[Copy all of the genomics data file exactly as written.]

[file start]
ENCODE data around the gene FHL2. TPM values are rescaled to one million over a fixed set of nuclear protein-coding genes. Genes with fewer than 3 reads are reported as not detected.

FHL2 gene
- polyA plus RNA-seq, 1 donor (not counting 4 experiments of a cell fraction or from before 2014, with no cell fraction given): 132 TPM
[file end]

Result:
ENCODE data around the gene FHL2. TPM values are rescaled to one million over a fixed set of nuclear protein-coding genes. Genes with fewer than 3 reads are reported as not detected.

FHL2 gene
- polyA plus RNA-seq, 1 donor (not counting 4 experiments of a cell fraction or from before 2014, with no cell fraction given): 132 TPM